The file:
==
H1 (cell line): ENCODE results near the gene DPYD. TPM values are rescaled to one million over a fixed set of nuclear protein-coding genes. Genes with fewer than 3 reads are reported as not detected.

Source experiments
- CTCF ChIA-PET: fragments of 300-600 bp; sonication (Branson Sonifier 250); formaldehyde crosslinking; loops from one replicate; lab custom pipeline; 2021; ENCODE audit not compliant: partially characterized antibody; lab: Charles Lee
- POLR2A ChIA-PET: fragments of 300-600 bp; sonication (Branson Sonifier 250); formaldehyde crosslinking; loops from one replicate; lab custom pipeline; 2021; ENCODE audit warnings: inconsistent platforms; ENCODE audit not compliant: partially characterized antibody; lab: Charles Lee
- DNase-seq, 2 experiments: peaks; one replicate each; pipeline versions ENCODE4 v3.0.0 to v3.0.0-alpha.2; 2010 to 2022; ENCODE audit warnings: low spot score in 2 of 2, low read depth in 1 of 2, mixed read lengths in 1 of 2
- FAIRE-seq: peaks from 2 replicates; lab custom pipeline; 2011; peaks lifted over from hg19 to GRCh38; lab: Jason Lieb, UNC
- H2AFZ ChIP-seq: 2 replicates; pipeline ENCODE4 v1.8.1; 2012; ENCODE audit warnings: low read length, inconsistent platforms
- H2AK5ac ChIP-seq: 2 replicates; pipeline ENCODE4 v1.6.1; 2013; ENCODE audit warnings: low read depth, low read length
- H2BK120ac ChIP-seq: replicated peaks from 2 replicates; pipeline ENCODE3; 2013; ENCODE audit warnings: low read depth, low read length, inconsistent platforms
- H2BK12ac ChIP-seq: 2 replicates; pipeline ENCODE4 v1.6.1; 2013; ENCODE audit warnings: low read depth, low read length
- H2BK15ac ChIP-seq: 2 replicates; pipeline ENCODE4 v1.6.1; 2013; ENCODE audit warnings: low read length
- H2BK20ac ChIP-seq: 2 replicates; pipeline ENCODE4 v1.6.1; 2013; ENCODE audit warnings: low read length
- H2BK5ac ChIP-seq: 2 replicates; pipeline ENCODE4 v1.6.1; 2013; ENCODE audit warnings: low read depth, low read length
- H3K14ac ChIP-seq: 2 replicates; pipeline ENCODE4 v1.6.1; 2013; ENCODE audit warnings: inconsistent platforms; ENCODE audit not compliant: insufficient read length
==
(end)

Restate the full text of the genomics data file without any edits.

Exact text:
H1 (cell line): ENCODE results near the gene DPYD. TPM values are rescaled to one million over a fixed set of nuclear protein-coding genes. Genes with fewer than 3 reads are reported as not detected.

Source experiments
- CTCF ChIA-PET: fragments of 300-600 bp; sonication (Branson Sonifier 250); formaldehyde crosslinking; loops from one replicate; lab custom pipeline; 2021; ENCODE audit not compliant: partially characterized antibody; lab: Charles Lee
- POLR2A ChIA-PET: fragments of 300-600 bp; sonication (Branson Sonifier 250); formaldehyde crosslinking; loops from one replicate; lab custom pipeline; 2021; ENCODE audit warnings: inconsistent platforms; ENCODE audit not compliant: partially characterized antibody; lab: Charles Lee
- DNase-seq, 2 experiments: peaks; one replicate each; pipeline versions ENCODE4 v3.0.0 to v3.0.0-alpha.2; 2010 to 2022; ENCODE audit warnings: low spot score in 2 of 2, low read depth in 1 of 2, mixed read lengths in 1 of 2
- FAIRE-seq: peaks from 2 replicates; lab custom pipeline; 2011; peaks lifted over from hg19 to GRCh38; lab: Jason Lieb, UNC
- H2AFZ ChIP-seq: 2 replicates; pipeline ENCODE4 v1.8.1; 2012; ENCODE audit warnings: low read length, inconsistent platforms
- H2AK5ac ChIP-seq: 2 replicates; pipeline ENCODE4 v1.6.1; 2013; ENCODE audit warnings: low read depth, low read length
- H2BK120ac ChIP-seq: replicated peaks from 2 replicates; pipeline ENCODE3; 2013; ENCODE audit warnings: low read depth, low read length, inconsistent platforms
- H2BK12ac ChIP-seq: 2 replicates; pipeline ENCODE4 v1.6.1; 2013; ENCODE audit warnings: low read depth, low read length
- H2BK15ac ChIP-seq: 2 replicates; pipeline ENCODE4 v1.6.1; 2013; ENCODE audit warnings: low read length
- H2BK20ac ChIP-seq: 2 replicates; pipeline ENCODE4 v1.6.1; 2013; ENCODE audit warnings: low read length
- H2BK5ac ChIP-seq: 2 replicates; pipeline ENCODE4 v1.6.1; 2013; ENCODE audit warnings: low read depth, low read length
- H3K14ac ChIP-seq: 2 replicates; pipeline ENCODE4 v1.6.1; 2013; ENCODE audit warnings: inconsistent platforms; ENCODE audit not compliant: insufficient read length